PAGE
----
Tullow confident on cashflow despite delays in Uganda
TULLOW Oil chief executive Aidan Heavey has brushed aside suggestions that a delay in the development of operations in Uganda could interrupt the group's cashflow projections and force it to seek additional financing from lenders.
Speaking to the Irish Independent after the FTSE-listed oil and gas company reported a robust set of first-half figures, Mr Heavey said he expected the delay in the Ugandan government granting Tullow approval to secure full ownership of exploration blocks in the Lake Albert region to last no more than a couple of weeks.
Earlier this year, Tullow agreed to pay $1.45bn (€1.14bn) to Canada-based Heritage Oil for its 50pc share of two exploration blocks in the Lake Albert Rift Basin, to secure full ownership of the blocks. Tullow has signed agreements with French oil firm Total and China National Offshore Oil Company to sell them a two-thirds stake in the blocks and had pencilled in proceeds from that farm-out to be received by the end of this year.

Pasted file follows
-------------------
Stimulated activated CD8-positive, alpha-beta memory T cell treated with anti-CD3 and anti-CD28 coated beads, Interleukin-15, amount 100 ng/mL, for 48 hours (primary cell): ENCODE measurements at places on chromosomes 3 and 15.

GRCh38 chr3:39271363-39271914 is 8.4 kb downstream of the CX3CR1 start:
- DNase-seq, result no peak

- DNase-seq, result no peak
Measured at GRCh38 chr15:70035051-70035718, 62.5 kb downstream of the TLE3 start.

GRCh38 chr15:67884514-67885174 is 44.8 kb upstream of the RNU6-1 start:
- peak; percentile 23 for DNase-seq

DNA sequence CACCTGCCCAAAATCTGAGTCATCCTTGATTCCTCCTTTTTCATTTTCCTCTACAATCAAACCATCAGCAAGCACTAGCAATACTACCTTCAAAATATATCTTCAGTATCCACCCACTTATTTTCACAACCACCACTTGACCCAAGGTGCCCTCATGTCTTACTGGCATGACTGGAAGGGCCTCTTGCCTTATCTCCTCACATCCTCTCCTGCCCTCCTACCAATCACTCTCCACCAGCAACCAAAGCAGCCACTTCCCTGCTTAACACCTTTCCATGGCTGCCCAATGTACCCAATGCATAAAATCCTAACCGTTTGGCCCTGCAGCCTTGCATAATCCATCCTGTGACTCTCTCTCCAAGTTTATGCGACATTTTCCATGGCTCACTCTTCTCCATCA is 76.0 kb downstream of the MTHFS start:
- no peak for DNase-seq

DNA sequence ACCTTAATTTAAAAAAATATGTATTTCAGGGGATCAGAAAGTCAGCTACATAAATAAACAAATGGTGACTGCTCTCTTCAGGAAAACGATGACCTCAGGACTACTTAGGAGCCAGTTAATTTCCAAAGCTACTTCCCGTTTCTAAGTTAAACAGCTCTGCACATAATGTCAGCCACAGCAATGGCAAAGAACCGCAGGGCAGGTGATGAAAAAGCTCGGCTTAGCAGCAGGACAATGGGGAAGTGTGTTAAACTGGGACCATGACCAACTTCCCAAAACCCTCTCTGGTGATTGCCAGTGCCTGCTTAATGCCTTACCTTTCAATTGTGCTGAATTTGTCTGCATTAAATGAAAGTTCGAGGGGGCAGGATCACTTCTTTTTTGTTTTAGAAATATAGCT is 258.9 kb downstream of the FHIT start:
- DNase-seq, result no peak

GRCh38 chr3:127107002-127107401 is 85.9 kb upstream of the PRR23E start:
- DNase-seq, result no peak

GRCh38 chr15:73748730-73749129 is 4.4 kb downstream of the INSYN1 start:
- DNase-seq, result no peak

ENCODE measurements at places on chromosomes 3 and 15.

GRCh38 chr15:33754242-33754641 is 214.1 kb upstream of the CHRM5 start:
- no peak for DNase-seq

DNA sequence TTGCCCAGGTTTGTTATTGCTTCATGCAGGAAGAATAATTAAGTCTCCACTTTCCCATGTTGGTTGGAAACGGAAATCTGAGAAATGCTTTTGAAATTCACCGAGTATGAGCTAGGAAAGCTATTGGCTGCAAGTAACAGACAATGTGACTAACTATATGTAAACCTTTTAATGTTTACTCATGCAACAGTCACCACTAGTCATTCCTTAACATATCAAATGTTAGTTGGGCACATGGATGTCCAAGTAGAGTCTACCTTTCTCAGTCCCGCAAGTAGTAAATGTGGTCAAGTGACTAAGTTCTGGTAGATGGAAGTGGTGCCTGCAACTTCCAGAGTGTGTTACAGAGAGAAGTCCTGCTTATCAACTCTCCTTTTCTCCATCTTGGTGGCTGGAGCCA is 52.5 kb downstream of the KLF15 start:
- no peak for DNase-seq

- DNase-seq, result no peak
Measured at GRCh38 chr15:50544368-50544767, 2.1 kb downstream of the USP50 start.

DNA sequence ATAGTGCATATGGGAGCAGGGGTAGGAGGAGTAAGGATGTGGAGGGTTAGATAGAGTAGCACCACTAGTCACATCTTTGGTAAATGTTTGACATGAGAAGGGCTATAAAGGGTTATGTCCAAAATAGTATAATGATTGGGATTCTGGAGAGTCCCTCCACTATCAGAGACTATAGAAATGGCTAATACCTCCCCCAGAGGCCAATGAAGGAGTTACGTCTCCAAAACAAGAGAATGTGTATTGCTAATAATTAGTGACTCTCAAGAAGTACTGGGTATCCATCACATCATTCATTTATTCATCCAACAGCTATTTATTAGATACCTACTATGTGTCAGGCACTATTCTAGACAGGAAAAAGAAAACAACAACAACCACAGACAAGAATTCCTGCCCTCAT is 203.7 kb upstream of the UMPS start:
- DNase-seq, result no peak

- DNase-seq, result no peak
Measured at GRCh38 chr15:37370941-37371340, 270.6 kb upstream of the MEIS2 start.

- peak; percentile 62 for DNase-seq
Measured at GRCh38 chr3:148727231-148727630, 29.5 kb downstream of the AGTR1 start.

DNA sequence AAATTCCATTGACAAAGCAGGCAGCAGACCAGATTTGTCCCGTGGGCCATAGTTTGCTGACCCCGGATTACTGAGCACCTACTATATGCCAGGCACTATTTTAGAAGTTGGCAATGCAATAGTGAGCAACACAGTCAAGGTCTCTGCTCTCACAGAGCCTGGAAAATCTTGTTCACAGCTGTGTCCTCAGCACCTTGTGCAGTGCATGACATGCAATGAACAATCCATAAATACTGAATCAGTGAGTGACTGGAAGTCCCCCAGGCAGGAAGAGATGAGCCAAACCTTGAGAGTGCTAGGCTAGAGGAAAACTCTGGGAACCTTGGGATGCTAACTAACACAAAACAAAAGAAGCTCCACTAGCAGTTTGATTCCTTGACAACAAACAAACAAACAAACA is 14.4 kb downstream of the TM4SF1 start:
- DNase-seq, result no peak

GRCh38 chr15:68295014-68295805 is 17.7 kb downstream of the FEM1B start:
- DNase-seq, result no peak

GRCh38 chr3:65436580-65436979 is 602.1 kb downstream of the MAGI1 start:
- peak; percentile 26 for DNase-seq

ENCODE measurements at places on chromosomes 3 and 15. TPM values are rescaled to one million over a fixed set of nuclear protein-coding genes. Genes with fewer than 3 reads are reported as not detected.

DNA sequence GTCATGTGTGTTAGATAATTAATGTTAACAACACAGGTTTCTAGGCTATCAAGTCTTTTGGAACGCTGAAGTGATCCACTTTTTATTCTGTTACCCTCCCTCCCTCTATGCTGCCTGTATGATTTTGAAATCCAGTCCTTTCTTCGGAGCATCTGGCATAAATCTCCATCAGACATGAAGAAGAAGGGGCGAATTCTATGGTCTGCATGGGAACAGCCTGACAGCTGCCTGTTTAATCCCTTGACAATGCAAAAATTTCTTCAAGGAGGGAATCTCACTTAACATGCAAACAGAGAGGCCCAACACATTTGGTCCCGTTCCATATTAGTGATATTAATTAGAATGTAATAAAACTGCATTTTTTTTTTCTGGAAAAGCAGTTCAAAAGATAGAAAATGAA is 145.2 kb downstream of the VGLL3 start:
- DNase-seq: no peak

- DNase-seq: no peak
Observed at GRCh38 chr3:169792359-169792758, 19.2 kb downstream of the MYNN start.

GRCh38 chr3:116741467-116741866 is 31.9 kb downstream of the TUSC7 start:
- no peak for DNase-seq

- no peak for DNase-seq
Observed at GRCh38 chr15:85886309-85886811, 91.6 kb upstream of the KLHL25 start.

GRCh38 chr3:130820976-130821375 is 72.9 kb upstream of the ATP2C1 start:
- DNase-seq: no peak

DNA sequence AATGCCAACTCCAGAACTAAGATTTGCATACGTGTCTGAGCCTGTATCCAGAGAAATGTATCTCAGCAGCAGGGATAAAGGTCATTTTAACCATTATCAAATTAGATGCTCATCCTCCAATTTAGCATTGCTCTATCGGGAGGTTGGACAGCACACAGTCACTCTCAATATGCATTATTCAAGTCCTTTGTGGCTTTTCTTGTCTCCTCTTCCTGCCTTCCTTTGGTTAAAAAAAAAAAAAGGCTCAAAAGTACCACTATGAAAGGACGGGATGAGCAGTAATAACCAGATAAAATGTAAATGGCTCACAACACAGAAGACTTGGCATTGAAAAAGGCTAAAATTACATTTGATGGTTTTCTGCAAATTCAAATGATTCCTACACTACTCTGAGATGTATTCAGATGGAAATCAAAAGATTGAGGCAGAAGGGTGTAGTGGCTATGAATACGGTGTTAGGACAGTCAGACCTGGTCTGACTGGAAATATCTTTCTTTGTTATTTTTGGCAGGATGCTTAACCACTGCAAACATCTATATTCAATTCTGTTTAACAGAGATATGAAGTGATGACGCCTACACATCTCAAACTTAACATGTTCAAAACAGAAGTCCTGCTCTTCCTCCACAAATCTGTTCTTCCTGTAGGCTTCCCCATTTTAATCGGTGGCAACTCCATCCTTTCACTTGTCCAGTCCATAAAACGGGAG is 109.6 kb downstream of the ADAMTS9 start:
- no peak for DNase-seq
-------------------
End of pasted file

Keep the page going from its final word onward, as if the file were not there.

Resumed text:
But while Heritage's stake has already been effectively transferred to Tullow, the final sign off has been hampered by Heritage's insistence that it's not liable for any of a $404m capital gains tax assessment by the Ugandan government.
Some analysts yesterday predicted that, at worst, the dispute could stretch out until much later in the year. But Mr Heavey said he expects it to be resolved shortly and stressed that Tullow does not agree with Heritage's position. "We've been working in Africa for over 20 years. We're in no rush and we're quite happy to wait a few weeks," said Mr Heavey.
Shares in Tullow slumped 4.4pc in London yesterday to £12.40, having earlier declined almost 6pc. That was despite the company having reported an 11pc rise in revenue to $486m (€384m) for the first half of the year and a 152pc jump in pre-tax profits to $131m (€103.5m). Overall average daily production declined 6pc in the first six months of the year, but the first oil from Tullow's Jubilee project in Ghana is expected before the end of 2010 and will result in "significant production growth and increased cash flow from 2011", according to the company.
Tullow expects wells in the Lake Albert basin in Uganda to be pumping more than 200,000 barrels of oil a day by 2014 or 2015. The company has boosted its estimate of discovered resources in Uganda to one billion barrels of oil.